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Alison E. Rugar

Alison Rugar


Engineering Physics


Cornell University


Jeffrey V. Cady

Faculty Sponsor(s): 

Ania C. Bleszynski Jayich

Faculty Sponsor's Department(s): 


Project Title: 

Characterizing Diamond Optomechanical Resonators

Project Description:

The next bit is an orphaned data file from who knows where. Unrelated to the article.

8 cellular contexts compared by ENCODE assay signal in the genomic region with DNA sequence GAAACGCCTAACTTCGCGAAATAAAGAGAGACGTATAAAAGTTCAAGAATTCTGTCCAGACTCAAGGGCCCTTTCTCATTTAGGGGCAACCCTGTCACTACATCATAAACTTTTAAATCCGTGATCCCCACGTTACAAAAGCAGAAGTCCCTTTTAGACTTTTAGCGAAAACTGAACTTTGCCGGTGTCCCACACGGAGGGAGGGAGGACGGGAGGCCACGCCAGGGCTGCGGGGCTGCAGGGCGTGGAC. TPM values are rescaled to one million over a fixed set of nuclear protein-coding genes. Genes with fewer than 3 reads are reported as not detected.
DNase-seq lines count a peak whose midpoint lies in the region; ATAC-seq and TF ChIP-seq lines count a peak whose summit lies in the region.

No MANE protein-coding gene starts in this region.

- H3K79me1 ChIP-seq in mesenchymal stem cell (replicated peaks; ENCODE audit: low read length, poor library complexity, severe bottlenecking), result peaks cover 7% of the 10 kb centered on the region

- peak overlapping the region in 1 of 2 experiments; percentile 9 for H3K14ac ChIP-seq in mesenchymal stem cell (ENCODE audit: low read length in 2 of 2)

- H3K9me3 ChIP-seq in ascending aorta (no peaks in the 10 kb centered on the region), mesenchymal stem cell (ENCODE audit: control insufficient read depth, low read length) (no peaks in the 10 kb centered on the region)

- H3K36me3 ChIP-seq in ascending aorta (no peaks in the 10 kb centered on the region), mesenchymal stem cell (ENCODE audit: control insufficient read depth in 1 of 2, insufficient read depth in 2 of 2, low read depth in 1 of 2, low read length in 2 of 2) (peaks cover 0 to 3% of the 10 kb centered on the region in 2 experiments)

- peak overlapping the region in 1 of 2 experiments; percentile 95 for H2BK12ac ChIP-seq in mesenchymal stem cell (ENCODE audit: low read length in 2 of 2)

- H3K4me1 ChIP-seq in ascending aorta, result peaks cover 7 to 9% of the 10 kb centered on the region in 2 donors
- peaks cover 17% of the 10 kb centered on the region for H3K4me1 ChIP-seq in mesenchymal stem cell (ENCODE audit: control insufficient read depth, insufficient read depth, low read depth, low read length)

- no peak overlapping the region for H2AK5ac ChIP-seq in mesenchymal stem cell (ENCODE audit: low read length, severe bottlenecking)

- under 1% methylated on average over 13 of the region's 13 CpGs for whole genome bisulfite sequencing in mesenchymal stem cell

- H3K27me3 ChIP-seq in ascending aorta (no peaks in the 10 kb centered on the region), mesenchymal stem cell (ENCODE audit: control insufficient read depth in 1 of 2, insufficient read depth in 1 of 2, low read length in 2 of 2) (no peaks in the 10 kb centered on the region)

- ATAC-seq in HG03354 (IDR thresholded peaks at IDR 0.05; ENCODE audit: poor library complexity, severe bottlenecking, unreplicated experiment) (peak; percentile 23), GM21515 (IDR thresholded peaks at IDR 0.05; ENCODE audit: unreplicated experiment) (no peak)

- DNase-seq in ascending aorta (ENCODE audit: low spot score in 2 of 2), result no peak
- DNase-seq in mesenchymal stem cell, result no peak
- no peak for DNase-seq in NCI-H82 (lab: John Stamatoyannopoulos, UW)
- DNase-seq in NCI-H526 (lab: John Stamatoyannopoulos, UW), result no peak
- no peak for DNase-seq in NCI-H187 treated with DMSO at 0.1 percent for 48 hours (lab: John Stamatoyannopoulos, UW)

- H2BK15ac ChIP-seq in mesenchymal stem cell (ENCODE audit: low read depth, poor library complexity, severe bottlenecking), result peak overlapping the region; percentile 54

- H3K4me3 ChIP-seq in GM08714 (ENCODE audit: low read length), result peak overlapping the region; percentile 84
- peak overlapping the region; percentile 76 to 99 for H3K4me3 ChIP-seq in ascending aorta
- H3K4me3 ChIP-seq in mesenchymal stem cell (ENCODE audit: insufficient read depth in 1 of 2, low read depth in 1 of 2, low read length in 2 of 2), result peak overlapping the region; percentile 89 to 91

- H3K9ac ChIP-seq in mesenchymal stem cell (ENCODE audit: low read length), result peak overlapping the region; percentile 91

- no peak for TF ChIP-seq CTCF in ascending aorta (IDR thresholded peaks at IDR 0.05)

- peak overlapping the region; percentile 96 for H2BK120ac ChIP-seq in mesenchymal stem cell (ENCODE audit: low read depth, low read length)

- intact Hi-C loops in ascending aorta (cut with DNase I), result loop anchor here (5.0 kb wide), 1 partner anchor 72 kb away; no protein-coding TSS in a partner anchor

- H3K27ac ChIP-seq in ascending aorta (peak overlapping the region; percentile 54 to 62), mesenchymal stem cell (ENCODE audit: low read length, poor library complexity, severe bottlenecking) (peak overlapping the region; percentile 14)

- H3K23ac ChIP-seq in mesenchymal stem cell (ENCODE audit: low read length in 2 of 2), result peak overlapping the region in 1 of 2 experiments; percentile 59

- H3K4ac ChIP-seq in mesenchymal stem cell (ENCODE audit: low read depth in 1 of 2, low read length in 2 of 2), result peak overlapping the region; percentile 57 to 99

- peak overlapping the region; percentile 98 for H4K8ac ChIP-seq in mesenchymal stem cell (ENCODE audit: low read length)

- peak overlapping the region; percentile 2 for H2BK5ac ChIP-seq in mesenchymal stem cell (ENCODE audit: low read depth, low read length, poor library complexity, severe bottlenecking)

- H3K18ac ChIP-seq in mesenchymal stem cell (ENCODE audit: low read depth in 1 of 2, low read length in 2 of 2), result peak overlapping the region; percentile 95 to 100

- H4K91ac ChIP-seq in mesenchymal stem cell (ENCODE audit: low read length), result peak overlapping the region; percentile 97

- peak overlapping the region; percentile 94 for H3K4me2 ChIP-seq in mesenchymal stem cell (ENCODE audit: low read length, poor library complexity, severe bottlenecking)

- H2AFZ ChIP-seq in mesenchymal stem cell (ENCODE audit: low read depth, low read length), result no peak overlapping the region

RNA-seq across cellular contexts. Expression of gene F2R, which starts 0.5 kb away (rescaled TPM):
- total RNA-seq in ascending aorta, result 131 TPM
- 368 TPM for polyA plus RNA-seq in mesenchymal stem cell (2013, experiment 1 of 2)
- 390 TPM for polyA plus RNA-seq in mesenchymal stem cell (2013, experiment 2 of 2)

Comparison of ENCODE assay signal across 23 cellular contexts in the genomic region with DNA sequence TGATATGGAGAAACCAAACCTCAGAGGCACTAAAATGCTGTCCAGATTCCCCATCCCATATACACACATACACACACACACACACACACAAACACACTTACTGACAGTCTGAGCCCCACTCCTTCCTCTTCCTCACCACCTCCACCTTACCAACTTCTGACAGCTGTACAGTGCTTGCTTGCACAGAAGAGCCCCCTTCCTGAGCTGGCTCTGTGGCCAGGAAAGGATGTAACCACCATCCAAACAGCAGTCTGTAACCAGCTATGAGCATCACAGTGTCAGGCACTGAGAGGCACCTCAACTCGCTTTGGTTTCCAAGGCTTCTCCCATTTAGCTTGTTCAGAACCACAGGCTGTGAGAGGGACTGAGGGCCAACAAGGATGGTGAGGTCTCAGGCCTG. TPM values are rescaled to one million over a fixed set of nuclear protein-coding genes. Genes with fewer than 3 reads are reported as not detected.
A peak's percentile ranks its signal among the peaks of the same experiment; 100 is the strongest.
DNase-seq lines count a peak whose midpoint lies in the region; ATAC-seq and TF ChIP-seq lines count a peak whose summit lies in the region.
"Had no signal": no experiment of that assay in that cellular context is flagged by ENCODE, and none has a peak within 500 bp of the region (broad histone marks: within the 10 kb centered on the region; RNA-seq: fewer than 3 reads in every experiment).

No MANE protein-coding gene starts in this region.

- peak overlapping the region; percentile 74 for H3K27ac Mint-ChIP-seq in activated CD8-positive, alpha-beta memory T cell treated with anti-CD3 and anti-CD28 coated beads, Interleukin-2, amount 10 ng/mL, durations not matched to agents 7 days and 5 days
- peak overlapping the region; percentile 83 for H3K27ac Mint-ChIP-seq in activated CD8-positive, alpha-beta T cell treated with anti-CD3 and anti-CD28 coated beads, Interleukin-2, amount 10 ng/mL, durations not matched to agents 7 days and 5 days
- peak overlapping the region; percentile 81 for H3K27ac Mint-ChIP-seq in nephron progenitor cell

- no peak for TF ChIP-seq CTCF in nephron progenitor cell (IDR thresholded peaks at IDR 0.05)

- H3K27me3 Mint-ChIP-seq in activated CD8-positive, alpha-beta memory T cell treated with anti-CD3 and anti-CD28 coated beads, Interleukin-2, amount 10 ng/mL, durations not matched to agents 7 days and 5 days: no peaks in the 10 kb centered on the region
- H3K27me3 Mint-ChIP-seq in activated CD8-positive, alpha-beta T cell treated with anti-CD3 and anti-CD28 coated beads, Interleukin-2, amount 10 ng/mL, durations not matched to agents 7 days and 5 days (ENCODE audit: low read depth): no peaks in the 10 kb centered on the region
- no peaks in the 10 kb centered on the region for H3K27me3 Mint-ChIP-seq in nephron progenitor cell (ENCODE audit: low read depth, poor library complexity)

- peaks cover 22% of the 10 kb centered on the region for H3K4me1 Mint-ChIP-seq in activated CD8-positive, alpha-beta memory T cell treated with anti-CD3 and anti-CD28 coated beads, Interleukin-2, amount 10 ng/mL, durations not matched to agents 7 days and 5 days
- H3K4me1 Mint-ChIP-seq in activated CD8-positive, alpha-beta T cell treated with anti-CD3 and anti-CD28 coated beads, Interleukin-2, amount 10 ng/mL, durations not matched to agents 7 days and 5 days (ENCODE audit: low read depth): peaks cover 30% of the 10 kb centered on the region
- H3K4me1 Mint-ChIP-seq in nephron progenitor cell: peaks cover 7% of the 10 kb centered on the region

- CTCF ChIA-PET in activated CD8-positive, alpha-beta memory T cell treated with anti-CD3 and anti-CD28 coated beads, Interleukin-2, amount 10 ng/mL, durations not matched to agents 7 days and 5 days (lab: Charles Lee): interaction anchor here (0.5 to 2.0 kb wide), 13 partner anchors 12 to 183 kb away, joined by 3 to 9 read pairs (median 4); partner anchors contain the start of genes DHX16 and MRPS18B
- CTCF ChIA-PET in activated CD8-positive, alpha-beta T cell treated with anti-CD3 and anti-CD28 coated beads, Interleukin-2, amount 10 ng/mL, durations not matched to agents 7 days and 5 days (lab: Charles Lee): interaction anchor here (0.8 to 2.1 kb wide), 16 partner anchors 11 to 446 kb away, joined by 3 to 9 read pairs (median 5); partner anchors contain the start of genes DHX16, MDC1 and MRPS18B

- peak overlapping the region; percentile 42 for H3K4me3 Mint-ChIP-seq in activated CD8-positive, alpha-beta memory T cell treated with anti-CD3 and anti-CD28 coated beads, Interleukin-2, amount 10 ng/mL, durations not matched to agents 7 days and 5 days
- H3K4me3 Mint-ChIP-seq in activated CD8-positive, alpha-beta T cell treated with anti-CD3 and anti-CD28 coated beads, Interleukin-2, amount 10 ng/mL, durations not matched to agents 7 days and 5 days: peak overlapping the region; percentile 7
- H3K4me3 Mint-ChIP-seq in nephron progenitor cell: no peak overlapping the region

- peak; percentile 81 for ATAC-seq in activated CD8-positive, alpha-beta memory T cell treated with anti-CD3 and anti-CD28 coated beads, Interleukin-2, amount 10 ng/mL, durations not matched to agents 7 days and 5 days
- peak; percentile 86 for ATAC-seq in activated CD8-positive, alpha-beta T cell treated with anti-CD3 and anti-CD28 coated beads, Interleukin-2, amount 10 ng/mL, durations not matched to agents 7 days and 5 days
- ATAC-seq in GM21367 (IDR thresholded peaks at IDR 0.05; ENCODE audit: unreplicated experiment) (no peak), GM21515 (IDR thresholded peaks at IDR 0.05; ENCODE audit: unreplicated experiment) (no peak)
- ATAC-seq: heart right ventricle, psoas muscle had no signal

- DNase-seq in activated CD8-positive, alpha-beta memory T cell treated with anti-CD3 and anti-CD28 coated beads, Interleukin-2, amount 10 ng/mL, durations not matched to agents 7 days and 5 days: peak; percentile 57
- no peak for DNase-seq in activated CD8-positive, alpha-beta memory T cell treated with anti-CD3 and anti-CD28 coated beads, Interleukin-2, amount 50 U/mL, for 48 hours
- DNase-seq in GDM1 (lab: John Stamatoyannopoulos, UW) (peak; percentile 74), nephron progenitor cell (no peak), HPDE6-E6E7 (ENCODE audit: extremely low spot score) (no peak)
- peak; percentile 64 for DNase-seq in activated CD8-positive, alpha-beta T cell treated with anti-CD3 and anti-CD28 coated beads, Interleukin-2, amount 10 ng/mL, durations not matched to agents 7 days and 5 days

Hybrid quantum systems have recently garnered attention for their potential to combine the strengths and minimize the weaknesses of different quantum systems. Here we investigate hybrid quantum systems consisting of nitrogen-vacancy (NV) centers in diamond optomechanical crystals (OMCs), which host high-quality factor (Q), gigahertz-scale mechanical modes. NV centers are atom-like defects in diamond whose highly coherent spin states can be prepared and read out optically. The spin and orbital states of NV centers can also couple to phonons in an OMC via mechanical strain, thus enabling a hybrid quantum system that may mediate interactions between photons, phonons, and spins. For NV centers in a hybrid qubit-mechanical oscillator device, coherent quantum information exchange is possible if the figure of merit cooperativity, , is greater than 1, where g is the strain coupling rate between the mechanical resonator and the NV center spin or orbital excited states, κ is the NV spin or orbital decoherence rate, and γ is the mechanical rethermalization rate. We have built an optical setup that will measure the reflected power from OMCs as a function of incident wavelength. With our collaborators at Stanford, we detected optical modes in our diamond OMC devices at wavelengths below 1500 nm, out of range of the components of our setup, which operate in the 1530-1560 nm band. Using the finite element method software package COMSOL and the optimization function fminsearch in MATLAB, we developed an improved resonator design that gives a zero-point strain of 6×10-8, an optical Q of 6×105, and optical modes in the desired 1530-1560 nm band. Future integration of this system with a confocal microscope would enable the study of the interactions of mechanical modes in OMCs with NV centers at room temperature, a step towards experimentally realizing a hybrid quantum system.